Later accounts suggest that the Indians expected something more or less like the minimal impact they had seen elsewhere. These newcomers were relatively inept hunters and fishermen. They would be willing to trade manufactured goods for Indian furs, meat, and dried fish. Small farm plots would provide food for local consumption, with perhaps some left over as a further trade item.

Thus, the Indians readily allowed the men to settle, surely hoping to have access to white trade goods. That was probably why they also recommended a settlement site in an area where the Shoshone, the Bannock, and the Nez Percé gathered during the summer to fish and trade among themselves.

The colonists immediately built a stockade to enclose a couple dozen cabins and, shortly, a blacksmith shop and sawmill. They named their outpost Fort Limhi, after a king appearing in the Book of Mormon. In its altered form, the designation later became associated with the river and its valley.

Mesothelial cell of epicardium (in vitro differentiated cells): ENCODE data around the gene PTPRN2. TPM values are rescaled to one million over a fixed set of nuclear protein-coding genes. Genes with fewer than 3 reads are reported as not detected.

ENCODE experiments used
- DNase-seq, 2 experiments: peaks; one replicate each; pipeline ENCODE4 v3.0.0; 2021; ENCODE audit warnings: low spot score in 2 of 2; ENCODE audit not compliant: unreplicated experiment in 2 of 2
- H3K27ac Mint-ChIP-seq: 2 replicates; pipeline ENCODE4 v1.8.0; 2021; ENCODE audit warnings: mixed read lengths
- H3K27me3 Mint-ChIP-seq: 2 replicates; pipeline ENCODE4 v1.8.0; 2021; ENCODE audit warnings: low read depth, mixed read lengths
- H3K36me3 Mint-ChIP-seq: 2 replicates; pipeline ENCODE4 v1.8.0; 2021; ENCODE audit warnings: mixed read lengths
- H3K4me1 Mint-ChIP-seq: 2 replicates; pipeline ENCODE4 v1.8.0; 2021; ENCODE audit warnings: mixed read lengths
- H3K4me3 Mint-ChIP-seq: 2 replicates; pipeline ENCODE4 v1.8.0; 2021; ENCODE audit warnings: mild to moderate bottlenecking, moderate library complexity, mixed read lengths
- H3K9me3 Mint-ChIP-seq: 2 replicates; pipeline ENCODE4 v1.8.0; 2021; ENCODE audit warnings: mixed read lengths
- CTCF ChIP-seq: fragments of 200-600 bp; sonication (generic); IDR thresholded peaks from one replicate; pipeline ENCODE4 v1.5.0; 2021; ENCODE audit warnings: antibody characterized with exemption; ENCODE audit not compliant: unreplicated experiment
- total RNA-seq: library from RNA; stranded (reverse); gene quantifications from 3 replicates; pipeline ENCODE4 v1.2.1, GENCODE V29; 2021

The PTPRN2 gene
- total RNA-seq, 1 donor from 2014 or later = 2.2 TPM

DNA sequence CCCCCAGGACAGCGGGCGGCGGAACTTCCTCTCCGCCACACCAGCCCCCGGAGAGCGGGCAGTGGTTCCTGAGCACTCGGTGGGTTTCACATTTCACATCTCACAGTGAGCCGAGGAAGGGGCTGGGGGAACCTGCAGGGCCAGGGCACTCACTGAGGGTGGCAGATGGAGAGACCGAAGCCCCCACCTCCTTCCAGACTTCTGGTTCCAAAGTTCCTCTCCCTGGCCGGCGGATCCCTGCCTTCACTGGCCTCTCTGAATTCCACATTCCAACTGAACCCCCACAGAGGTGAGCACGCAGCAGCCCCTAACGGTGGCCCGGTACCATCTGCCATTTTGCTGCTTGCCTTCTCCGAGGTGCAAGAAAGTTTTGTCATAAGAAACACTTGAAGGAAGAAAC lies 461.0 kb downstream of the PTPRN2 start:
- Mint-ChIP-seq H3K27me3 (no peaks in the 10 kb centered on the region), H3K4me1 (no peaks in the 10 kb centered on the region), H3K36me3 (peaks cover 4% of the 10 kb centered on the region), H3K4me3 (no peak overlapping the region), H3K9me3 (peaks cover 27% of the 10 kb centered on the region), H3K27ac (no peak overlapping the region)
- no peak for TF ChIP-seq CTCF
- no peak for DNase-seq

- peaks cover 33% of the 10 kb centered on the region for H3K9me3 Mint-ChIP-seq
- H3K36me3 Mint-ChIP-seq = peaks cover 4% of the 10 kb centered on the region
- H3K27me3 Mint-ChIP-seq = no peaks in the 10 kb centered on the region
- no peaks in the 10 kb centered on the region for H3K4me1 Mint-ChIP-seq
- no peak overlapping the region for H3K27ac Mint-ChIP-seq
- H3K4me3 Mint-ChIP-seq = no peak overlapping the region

The colonists began cultivating land for farms as soon as the fort was reasonably complete. Unfortunately, they started too late in the area's short growing season and had to bring extra winter supplies in from Utah. The Mormons soon adapted, and more colonists joined them in 1857.

The Lemhi Shoshone (rightly) saw that growth as a threat to their traditional foraging lands. There had also been a falling out between the Nez Percé and the other two tribes. Those bands saw continued trade between the settlers and the Nez Percé as a hostile act.

Broader influences also played a role, as Idaho tribes clashed more and more with white emigrants on the Oregon Trail. Partly because of Indian unrest, the Hudson Bay Company had abandoned Old Fort Boise in 1854. Two years later, they also abandoned Old Fort Hall [blog, July 14].

Finally, early in 1858, a Shoshone raid drove off most of the colony's cattle and horses. The Indians also killed two Mormons and wounded five others.